Some Points of Interest

Here are some of the more interesting things to see in El Morro. These are great "photo ops".

Garita in El Morro

Garitas - The garitas, or sentry boxes, are located all around the outer walls of the fort. There are a number of them that you can go into. These garitas have become a cultural symbol of Puerto Rico – you will see their images on many things, from license plates to shot glasses to tee shirts. These make wonderful pictures.

Flags - The three flags flown at El Morro today are the United States flag, the Puerto Rican flag and the Cross of Burgundy flag. The Cross of Burgundy flag is the old Spanish military flag which was flown at El Morro from 1516-1785.

Lighthouse - The lighthouse was rebuilt by the US in 1908 after it was damaged in the 1898 Spanish-American war. The lighthouse is currently surrounded by scaffolding and undergoing refurbishment.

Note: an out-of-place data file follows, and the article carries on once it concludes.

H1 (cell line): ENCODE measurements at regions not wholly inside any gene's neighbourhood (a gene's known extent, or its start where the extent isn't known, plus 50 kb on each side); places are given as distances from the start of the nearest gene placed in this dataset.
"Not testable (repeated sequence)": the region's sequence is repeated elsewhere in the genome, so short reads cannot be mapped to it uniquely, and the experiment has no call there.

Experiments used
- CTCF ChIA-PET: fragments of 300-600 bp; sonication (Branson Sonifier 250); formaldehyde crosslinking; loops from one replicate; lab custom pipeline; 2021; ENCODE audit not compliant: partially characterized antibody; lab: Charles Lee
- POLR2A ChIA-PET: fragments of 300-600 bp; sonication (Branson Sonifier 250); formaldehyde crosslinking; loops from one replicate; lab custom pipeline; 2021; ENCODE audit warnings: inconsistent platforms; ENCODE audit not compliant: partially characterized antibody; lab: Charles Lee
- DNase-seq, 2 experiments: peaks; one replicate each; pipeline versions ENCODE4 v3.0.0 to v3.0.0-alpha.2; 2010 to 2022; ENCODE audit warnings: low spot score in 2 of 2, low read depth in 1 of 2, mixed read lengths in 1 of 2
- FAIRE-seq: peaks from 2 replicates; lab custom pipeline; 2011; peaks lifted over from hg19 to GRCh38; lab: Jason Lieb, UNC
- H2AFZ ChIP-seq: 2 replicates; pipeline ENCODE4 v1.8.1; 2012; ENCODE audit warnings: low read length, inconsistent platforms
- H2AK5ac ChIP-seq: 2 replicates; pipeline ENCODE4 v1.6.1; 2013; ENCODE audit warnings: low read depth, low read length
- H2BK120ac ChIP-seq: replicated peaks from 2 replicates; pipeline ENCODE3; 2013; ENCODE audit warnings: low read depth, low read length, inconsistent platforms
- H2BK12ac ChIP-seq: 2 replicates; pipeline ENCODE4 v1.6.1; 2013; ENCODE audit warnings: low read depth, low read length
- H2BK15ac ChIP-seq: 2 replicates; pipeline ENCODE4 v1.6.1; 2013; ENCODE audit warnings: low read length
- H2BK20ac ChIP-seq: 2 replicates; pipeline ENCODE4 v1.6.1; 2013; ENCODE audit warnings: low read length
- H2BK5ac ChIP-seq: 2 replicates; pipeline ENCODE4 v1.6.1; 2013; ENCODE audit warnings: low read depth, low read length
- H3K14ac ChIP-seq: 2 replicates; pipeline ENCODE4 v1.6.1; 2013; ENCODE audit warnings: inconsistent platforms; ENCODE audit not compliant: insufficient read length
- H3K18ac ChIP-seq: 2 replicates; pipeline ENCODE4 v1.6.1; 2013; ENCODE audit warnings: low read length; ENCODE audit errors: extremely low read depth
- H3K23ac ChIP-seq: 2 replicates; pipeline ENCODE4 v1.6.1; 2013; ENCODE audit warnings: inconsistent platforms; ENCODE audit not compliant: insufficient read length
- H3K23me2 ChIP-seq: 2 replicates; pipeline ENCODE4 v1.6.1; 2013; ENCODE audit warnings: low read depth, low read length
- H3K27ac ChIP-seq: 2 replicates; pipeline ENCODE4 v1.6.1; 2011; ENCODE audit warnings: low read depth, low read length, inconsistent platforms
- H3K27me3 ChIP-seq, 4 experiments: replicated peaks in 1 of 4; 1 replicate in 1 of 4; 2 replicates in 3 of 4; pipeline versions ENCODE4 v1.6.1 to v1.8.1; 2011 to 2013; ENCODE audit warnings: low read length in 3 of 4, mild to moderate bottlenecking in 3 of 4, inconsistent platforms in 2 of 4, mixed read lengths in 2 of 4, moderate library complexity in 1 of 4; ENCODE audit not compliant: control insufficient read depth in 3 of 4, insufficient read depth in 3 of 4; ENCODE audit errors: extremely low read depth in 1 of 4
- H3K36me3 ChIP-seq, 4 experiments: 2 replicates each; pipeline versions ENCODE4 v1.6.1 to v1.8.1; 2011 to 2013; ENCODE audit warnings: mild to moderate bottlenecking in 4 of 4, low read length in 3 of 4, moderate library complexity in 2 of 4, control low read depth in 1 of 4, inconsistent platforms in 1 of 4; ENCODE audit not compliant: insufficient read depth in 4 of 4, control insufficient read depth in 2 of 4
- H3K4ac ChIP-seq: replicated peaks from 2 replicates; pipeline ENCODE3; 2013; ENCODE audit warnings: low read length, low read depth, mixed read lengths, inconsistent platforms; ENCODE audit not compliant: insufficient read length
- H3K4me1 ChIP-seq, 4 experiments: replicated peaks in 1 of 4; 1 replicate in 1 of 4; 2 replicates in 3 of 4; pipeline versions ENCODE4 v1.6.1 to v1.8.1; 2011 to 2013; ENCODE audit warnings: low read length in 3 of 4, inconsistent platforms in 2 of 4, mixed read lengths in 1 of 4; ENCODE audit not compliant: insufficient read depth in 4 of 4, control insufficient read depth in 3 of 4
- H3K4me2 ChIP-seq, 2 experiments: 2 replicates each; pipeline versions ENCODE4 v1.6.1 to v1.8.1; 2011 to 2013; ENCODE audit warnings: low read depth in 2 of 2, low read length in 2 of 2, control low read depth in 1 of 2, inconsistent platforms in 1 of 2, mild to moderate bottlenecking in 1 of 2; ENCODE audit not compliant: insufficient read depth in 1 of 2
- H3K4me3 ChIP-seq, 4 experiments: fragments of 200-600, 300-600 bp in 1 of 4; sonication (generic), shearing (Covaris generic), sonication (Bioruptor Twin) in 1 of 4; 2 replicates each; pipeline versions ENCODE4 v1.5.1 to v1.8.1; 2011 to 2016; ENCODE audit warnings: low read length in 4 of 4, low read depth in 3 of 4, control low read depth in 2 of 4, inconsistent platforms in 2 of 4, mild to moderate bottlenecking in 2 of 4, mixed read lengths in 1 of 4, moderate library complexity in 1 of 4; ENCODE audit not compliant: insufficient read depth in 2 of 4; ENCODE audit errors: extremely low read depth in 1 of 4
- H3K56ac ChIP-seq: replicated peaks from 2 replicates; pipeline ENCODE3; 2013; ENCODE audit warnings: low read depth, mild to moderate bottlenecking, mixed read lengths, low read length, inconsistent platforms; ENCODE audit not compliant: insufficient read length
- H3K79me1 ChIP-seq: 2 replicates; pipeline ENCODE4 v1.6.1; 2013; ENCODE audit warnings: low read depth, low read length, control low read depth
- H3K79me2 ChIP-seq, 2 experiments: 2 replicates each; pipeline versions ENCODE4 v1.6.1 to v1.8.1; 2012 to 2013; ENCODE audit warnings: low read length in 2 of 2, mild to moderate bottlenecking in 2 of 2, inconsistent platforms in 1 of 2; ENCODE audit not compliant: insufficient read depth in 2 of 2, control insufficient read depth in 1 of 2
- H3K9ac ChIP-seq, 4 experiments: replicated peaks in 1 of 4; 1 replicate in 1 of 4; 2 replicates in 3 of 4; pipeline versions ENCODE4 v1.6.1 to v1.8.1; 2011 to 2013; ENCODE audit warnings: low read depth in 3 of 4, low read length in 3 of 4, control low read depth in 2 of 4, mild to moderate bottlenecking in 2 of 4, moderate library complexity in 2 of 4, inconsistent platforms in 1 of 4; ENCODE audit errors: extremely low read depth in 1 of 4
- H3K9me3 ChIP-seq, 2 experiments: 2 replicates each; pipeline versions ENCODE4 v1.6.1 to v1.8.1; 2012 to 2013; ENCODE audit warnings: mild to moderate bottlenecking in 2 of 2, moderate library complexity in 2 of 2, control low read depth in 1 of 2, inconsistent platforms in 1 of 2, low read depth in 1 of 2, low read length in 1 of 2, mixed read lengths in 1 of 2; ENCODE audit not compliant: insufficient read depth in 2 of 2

El Morro Water Cannon Battery

Cannon Water Battery - This area was used to protect the entrance to the San Juan harbor with cannon power. Some of the remaining cannons are on display near this area. It’s now a lovely observation area, providing great views of the harbor and the Atlantic Ocean.

Torre Antigua - The Torre Antigua, or Old Tower, is the oldest part of El Morro. If you go down the tunnel, you can see a shell fragment from the 1898 US bombardment that is still stuck in the wall.

Kitchen & Forge - In this area, you can see the kitchen where meals where prepared and the forge where they did some of their metalwork. The walls are still stained with soot from the hot fires they had in these areas.

Staircases - Be sure to check out the spiral and triangular staircases that go from level to level.